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Scholastic Assessment Test (SAT)

An overview of the sat exam

What is the Sat?

The Scholastic Assessment Test (SAT) is a standardized test widely used in admissions to US universities.

The SAT comprises four compulsory sections: Reading, Writing and Language, Math (no calculator) and Math (with calculator). These four sections are scored out of a total of 1600. The optional SAT Essay is no longer offered after June 2021.

What is on the SAT?

SECTIONNo. of QuestionsTotal Time (min)
Evidence-based Reading & Writing96100
Reading Sub-test5265
Writing and Language Sub-test4435
Math5880
No-Calculator Sub-test2025
Calculator Sub-test3855

Who needs the SAT?

US Universities

All first-year applicants
Most transfer applicants

NUS Medicine & NUS Dentistry

Applicants with IB Diplomas

NUS Law

Applicants with a C grade or lower for:
H1 General Paper; or
H2 Knowledge & Inquiry

SMU & UniSIM

Applicants without any of the following:
A-Level / IB
NUS High Diploma
Polytechnic Diploma

When should i take the SAT?

We recommend that students start preparing for the SAT at least 3 months prior to the exam.
Read more on how to register for the SAT.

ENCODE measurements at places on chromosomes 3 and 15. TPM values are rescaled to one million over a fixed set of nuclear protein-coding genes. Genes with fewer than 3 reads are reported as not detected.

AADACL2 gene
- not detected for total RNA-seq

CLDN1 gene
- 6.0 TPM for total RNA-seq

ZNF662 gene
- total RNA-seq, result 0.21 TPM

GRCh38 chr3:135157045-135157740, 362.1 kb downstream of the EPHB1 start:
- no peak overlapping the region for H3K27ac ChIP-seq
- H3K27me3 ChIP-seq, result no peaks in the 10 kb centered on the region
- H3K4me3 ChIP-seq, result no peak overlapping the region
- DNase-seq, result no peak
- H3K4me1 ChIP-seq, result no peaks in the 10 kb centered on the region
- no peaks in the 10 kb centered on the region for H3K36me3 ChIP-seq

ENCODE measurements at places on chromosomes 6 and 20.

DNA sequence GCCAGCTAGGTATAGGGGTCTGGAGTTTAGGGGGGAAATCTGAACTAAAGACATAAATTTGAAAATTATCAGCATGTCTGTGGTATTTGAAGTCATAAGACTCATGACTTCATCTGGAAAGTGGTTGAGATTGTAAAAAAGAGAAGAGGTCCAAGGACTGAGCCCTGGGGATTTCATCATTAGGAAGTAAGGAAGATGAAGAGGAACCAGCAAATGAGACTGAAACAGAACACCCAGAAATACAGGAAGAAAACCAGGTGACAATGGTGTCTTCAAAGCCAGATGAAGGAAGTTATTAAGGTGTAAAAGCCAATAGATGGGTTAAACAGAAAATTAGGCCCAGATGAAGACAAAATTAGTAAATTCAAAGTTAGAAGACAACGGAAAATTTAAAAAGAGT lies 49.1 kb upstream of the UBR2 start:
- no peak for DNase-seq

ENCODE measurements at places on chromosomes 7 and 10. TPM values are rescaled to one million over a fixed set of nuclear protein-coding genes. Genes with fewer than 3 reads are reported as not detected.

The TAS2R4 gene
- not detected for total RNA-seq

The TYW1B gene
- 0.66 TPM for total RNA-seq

Next SAT Date

December 4, 2021
March 12, 2022
May 7, 2022

Registration Deadline

November 4, 2021
February 11, 2022
April 8, 2022

SAT Exam Format

What is tested on the SAT?

 

Reading

52 Multiple Choice Questions testing critical reading and thinking skills across four genres: history, literature, natural science and the social sciences.

 

Writing

44 Multiple Choice Questions testing fundamental conventions of grammar and effective use of the English language.

 

Math

38 Questions allowing the use of a calculator and 20 without. The main topics tested are algebra, functions, data analysis and geometry.

SAT Exam Registration

How do I register for the SAT?

1

Sign in to your free College Board account or register for a new account.

2

Provide your full name and other identifying information — this must be exactly the same as seen on your photo ID.

3

Choose to register for the SAT with or without the Essay. (Update: The SAT Essay is no longer offered after June 2021.)

4

Upload a photograph that meets the College Board’s specific photo requirements.

5

Make payment, and check out. Click here to learn more about testing fees.

6

Print out your Admission Ticket. Make sure you bring it with you on Test Day!

SAT Scoring

What is a superscore?

Superscoring is the process by which colleges consider your highest section scores across all the dates you took the SAT.
Schools will take your highest section scores, forming the highest possible composite “superscore”.

May

Verbal Score: 760
Math Score: 700

Total Score: 1460

October

Verbal Score: 720
Math Score: 750

Total Score: 1470

Superscore

Verbal Score: 760
Math Score: 750

Total Score: 1510

SAT Score Percentiles

What score should I aim for?